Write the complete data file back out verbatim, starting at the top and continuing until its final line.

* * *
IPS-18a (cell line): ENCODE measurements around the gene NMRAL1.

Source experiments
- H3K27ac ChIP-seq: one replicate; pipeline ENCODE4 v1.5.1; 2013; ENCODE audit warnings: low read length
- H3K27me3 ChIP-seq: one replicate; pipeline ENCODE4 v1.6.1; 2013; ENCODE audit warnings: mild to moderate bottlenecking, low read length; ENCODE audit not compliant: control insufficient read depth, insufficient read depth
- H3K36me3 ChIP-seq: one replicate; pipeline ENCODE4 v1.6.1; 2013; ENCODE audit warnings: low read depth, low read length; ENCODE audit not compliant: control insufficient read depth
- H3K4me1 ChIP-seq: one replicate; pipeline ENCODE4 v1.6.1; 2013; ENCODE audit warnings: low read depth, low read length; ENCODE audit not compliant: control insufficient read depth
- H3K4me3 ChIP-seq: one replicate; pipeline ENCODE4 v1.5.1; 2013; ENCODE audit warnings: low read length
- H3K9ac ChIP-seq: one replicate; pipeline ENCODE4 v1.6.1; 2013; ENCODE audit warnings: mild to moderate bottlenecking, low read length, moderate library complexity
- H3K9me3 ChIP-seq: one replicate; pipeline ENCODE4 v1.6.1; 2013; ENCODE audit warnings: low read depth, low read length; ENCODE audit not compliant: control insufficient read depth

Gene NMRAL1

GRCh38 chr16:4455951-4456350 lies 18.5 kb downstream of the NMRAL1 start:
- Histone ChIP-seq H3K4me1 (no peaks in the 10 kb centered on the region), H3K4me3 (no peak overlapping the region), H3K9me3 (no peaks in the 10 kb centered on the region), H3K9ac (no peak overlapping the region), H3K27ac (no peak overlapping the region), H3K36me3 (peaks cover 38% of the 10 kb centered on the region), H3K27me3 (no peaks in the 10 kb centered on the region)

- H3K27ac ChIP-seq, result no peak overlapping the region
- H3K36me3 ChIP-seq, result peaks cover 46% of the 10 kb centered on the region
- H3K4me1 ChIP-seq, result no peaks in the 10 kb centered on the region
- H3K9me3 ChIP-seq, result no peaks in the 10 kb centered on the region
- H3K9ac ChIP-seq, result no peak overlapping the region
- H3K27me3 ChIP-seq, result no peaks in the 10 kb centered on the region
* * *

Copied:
IPS-18a (cell line): ENCODE measurements around the gene NMRAL1.

Source experiments
- H3K27ac ChIP-seq: one replicate; pipeline ENCODE4 v1.5.1; 2013; ENCODE audit warnings: low read length
- H3K27me3 ChIP-seq: one replicate; pipeline ENCODE4 v1.6.1; 2013; ENCODE audit warnings: mild to moderate bottlenecking, low read length; ENCODE audit not compliant: control insufficient read depth, insufficient read depth
- H3K36me3 ChIP-seq: one replicate; pipeline ENCODE4 v1.6.1; 2013; ENCODE audit warnings: low read depth, low read length; ENCODE audit not compliant: control insufficient read depth
- H3K4me1 ChIP-seq: one replicate; pipeline ENCODE4 v1.6.1; 2013; ENCODE audit warnings: low read depth, low read length; ENCODE audit not compliant: control insufficient read depth
- H3K4me3 ChIP-seq: one replicate; pipeline ENCODE4 v1.5.1; 2013; ENCODE audit warnings: low read length
- H3K9ac ChIP-seq: one replicate; pipeline ENCODE4 v1.6.1; 2013; ENCODE audit warnings: mild to moderate bottlenecking, low read length, moderate library complexity
- H3K9me3 ChIP-seq: one replicate; pipeline ENCODE4 v1.6.1; 2013; ENCODE audit warnings: low read depth, low read length; ENCODE audit not compliant: control insufficient read depth

Gene NMRAL1

GRCh38 chr16:4455951-4456350 lies 18.5 kb downstream of the NMRAL1 start:
- Histone ChIP-seq H3K4me1 (no peaks in the 10 kb centered on the region), H3K4me3 (no peak overlapping the region), H3K9me3 (no peaks in the 10 kb centered on the region), H3K9ac (no peak overlapping the region), H3K27ac (no peak overlapping the region), H3K36me3 (peaks cover 38% of the 10 kb centered on the region), H3K27me3 (no peaks in the 10 kb centered on the region)

- H3K27ac ChIP-seq, result no peak overlapping the region
- H3K36me3 ChIP-seq, result peaks cover 46% of the 10 kb centered on the region
- H3K4me1 ChIP-seq, result no peaks in the 10 kb centered on the region
- H3K9me3 ChIP-seq, result no peaks in the 10 kb centered on the region
- H3K9ac ChIP-seq, result no peak overlapping the region
- H3K27me3 ChIP-seq, result no peaks in the 10 kb centered on the region